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About Stu

Profile Information

  • Gender
  • Location:
    South West England
  • Interests:
    Metal and flint, cast bronze, small silver, coins, buttons, tokens & the outdoors
  • Gear Used:
    Equinox 800, 6inch & 11inchDD - Tesoro Tejon UK, 5.75DD, 3x7 ellipticon & 3x18 cleansweep.

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  1. That's another amazing find. The script for the date would look right for anything of that era and that shape, and would look just as right 100 years before or 200 years after. Scratching anything on a bottle like that is going to be difficult - I don't have any pictures to hand but am thinking of similar dates, words or designs scratched into coins or bricks, or wood - the shape becomes driven by what you have to hand..... And probably by resting this odd shape in your lap. I have to wonder about the D. A 'D' for Date surely is redundant when putting a date on. Domini as in Anno Domini,
  2. Nice coin. Charles II from 1670s. The edge should read Carolvs a Carolo (Charles twice). These were made from a particular copper, from memory mined from Welsh copper mines - and they normally go a distinctive pink colour (some of which you have on the edges of yours). Minted somewhere from 1672 to 1679.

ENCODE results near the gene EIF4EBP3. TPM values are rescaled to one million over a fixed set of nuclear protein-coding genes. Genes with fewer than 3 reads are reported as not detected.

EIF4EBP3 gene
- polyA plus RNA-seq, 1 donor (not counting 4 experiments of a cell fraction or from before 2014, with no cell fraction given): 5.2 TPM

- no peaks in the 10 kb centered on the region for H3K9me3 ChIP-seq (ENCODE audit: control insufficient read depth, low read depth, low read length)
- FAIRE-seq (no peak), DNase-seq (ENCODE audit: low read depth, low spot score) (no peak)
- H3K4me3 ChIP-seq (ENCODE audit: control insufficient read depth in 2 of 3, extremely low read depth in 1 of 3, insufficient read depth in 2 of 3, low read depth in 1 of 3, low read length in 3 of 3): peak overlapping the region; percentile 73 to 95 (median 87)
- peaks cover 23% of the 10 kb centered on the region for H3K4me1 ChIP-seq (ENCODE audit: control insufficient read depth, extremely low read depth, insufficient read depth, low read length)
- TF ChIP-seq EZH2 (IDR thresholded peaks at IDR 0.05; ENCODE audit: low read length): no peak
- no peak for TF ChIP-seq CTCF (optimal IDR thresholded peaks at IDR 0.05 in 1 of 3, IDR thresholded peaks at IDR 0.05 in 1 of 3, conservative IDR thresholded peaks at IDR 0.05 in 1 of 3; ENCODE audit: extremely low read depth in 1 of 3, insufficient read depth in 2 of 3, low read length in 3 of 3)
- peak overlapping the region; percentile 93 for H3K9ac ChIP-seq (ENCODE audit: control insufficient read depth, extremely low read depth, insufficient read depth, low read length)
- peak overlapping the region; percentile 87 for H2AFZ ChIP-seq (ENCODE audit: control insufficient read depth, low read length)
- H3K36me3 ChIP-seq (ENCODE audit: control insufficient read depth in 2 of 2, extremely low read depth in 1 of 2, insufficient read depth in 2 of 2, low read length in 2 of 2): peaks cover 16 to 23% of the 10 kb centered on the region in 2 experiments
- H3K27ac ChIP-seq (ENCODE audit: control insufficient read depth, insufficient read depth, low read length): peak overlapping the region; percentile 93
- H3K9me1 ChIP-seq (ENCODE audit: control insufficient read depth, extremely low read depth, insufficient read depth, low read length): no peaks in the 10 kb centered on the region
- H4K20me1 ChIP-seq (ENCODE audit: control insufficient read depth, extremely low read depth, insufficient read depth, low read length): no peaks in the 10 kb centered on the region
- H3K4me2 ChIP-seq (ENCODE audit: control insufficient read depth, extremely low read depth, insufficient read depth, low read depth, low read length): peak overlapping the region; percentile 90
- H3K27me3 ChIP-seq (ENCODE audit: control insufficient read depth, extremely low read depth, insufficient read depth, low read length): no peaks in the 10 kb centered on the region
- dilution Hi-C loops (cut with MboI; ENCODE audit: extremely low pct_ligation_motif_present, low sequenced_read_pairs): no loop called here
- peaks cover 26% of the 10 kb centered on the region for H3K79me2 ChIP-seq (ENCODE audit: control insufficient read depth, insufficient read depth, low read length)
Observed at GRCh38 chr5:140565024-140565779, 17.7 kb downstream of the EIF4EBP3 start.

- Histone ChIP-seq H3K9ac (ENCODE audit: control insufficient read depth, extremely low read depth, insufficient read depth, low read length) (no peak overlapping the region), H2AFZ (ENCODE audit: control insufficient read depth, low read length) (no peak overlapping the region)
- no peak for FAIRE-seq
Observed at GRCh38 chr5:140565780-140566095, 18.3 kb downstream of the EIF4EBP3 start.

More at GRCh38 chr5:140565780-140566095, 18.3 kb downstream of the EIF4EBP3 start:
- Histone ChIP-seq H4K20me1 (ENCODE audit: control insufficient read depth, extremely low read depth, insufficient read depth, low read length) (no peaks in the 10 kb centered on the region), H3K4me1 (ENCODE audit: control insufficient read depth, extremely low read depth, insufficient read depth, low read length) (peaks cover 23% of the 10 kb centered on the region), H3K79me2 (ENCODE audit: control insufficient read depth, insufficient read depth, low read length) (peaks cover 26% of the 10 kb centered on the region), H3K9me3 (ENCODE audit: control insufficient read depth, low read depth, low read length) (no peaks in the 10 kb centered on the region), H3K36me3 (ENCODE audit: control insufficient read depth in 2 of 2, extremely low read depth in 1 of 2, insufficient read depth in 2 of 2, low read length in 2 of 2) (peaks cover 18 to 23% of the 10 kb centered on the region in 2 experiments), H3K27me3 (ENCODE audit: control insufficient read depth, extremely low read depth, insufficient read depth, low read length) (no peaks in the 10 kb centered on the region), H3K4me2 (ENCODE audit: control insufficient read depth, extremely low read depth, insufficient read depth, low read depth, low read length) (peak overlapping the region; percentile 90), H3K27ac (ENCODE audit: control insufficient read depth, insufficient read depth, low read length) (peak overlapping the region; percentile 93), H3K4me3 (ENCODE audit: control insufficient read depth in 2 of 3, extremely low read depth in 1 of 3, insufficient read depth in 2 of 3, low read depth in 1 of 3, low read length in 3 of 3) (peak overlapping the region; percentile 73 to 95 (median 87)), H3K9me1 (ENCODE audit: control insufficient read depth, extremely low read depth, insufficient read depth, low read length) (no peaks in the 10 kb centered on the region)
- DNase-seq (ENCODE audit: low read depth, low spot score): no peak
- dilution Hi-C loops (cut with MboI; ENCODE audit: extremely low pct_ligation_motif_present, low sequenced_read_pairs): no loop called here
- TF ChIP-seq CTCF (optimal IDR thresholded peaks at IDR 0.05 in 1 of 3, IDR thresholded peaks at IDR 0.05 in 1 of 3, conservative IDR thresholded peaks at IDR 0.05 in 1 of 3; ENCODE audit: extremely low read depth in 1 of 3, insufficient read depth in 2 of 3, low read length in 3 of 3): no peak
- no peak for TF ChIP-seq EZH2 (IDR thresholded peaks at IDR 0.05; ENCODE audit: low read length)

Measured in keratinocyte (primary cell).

3. Hi, just for a bit of added interest a book from the same era, or probably just after 1941. I've never seen one of those medals in the UK so I wonder if they may have been a part of a wider wartime propaganda effort from before the end of 1941 - to try and promote more understanding or feeling of partnership.
  4. Thanks Steve, good link and good to see another. I tried an internet search - but its one of those things with getting the words just right. Stu
  5. OK so gold nuggets may be the wrong phrase. I'm not quite sure on the words as mainly detect muddy fields looking for old silver coins. I also look for coins in sales and antique shops and I bought this some years ago with some quite nice US silver coins in a lot that all came together. The coins were unusual in that I don't see many good US coins from the 1860's. I put this little locket to one side and didn't give it much thought. Then tidying some things together I looked at it again - and realised that the glass is old, it has degraded. And the contents are tiny bits of gold. The frame I g
  6. Hi, this collector web page looks pretty good, and has about mid-way down what looks to be your example in pieces to show the manufacture. http://hglanham.tripod.com/metalinsignia/collardisk1.html . 1937-1943 seems to be the rough date. A similar issue (the fixing method) occurs with British army badges. Many changed over time from a simple start point, and some were adapted from day 1 because nobody had thought the design through - so the fixings can be a nightmare to put a date to. Interesting is that over here 1942 saw us go into 'wartime economy' production of brown plastic army badge
  7. I've found all these lumps of lead over a number of years and kept them together, and I just found them again in a box in the corner of a dark cupboard - and thought it worth a post. Here in England we luckily haven't seen any real internal military fighting since the English Civil War (c1640's) so most bullets and musket balls we find all over the place were from hunting, practice or just recreation (not from battlefields). From the time of Elizabeth I (c1570's) the focus has been local training and good practice just in case anyone decided to invade. In Victorian times local militia units, r